BBC HomeExplore the BBC
This page was last updated in February 2012We've left it here for reference.More information

17 April 2014
Accessibility help
Text only
WW2 - People's War

BBC Homepage
BBC History
WW2 People's War Homepage Archive List Timeline About This Site Print this page 

Contact Us

Like this page?
Send it to a friend!

 

The Friend Family War - Domestic Life and Trials

by Family History Day - The National Archives

Contributed by 
Family History Day - The National Archives
People in story: 
Ernest and Ivy Lethbridge, Derek Friend, Jessie Friend, Walter Friend
Location of story: 
Harrow to Smethwick Birmingham
Background to story: 
Civilian
Article ID: 
A3365697
Contributed on: 
04 December 2004

This story was submitted by Kathryn Haslam of CSV Media on behalf of Derek Friend and has been added to the site with his permission. The author fully understands the site's terms and conditions.

Walter and Jessie Friend lived in Harrow with their young son Derek.

Before Walter Friend was called up he worked for The Daily Mail and one day was stopped by Home Guard chaps who asked him to stop and say "friend or foe". He said "friend" and they asked him for his name and he said "friend" again so they thought he was suspect so they took him to the police station where he had to use all his powers of persuasion to convince them he was genuine.

Walter Friend was in the RAF in North Africa about 1942. He was in the older age group (aged about 36 when the war started) and so was called up later. He went to a training camp somewhere near Blackpool and Derek and Jessie went on at train from Euston to see him when Derek was four years old. There were lots of soldiers on the train returning to the camp and Derek and Jessie had to sit and lie on the kit bags in the corridor. When he was in North Africa he would sent postcards of cartoon Arab characters in funny situations that he would send Derek in the letter to Jessie (which was heavily censored).

Jessie was now looking after Derek by herself in their home Mentmore Close in Kenton, Harrow. and by now the Blitz was really full on.

Walter had a sister who lived in the East End and Jessie and Derek went to visit her one day. During the train journey there was an air raid warning and they had to stop at the station and go down into the underground platform and shelter. There were bunk beds on the platform where people would sleep.

Living at home the war effort meant that Jessie kept 30 chickens (for eggs and meat at Christmas) and grew vegetables including tomatoes,cabbages, potatoes etc. Derek himself grew raddishes as he was very young and they were easy for him. The tomatoes were harvested when they were green, wrapped in newspaper and stored in a box so they could be kept. The neighbours next door bottled it all. The people next door kept rabbits and so they would swop chickens for rabbits! So people weren't too hungry.

The blackouts were a major feature of life and you had to put a black cloth over the windows which as a child you were in complete darkness apart from little tea light candles. Sometimes the wardens would knock on the door and say they could see light from the window so you had to adjust the blackout asap.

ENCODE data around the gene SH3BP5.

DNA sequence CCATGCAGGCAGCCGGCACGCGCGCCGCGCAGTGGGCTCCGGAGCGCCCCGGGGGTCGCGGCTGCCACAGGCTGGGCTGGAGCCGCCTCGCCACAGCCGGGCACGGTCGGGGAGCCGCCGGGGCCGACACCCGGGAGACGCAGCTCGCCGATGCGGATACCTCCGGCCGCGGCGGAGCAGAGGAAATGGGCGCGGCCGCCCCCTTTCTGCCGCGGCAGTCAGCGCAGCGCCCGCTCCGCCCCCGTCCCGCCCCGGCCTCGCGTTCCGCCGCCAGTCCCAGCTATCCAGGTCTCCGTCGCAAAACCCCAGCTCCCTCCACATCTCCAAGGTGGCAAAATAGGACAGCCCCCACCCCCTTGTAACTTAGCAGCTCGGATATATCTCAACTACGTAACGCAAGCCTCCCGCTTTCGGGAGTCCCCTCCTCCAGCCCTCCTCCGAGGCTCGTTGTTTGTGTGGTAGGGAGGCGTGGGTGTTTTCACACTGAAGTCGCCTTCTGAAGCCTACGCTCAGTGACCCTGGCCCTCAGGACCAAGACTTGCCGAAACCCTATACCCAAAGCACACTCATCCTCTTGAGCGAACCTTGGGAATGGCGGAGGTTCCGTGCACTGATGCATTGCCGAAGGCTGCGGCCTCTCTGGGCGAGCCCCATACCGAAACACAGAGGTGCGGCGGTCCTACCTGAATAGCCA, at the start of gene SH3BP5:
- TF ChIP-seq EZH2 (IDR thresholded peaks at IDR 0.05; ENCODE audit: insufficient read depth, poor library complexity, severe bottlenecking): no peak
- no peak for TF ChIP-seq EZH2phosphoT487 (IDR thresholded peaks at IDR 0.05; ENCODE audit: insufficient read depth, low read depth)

Derek remembers the Anderson shelter in the living room and recalls looking out the room one day and seeing a silver glinting rocket and the motor stopped as he was watching it (the pre-emptive sign of explosion). He knew he was safe because it would go further before it hit - that one landed a mile away from the home. This was near enough to break the locks off the doors and fling them open.

This probably concerned Jessie enough to consider evacuation for both her and Derek around late 1944. The family they stayed with were Ernest and Ivy Lethbridge who were a middle class couple probably with no children. He was a chief draftsmen at Lucas who were based in Birmingham.

Derek was now aged 6 to 7 and had to school - where he remembers doing painting in the classroom. The other children thought he was a bit different and nicknamed him "Johnny London" as he had a different accent. He wasn't that happy there mainly because of the teasing and did play truant as a result!

Jessie and Derek were evacuated for 3 to 4 months before returning to London. Jessie corresponded with Ernest and Ivy for sixty years until they died.

Returning to the family home Derek remembers the day when Walter was demobbed. There were 12 houses in the close and he was the only one in the services as the other men were too old. Consequently when they knew he was coming home all the street put up bunting and flags and welcome home signs. Jessie received notification of Walter's demob date and went with Derek on his tricycle to Kenton station. He saw a serviceman in uniform with a large kit bag. Derek had no memory of Walter's appearance so rode up to this man and said "are you my daddy?" and seeing Jessie behind Walter said "yes". He picked Derek up and all headed back for the celebrations..

© Copyright of content contributed to this Archive rests with the author. Find out how you can use this.

Archive List

This story has been placed in the following categories.

Family Life Category
Birmingham and West Midlands Category
London Category
icon for Story with photoStory with photo

Most of the content on this site is created by our users, who are members of the public. The views expressed are theirs and unless specifically stated are not those of the BBC. The BBC is not responsible for the content of any external sites referenced. In the event that you consider anything on this page to be in breach of the site's House Rules, please click here. For any other comments, please Contact Us.



About the BBC | Help | Terms of Use | Privacy & Cookies Policy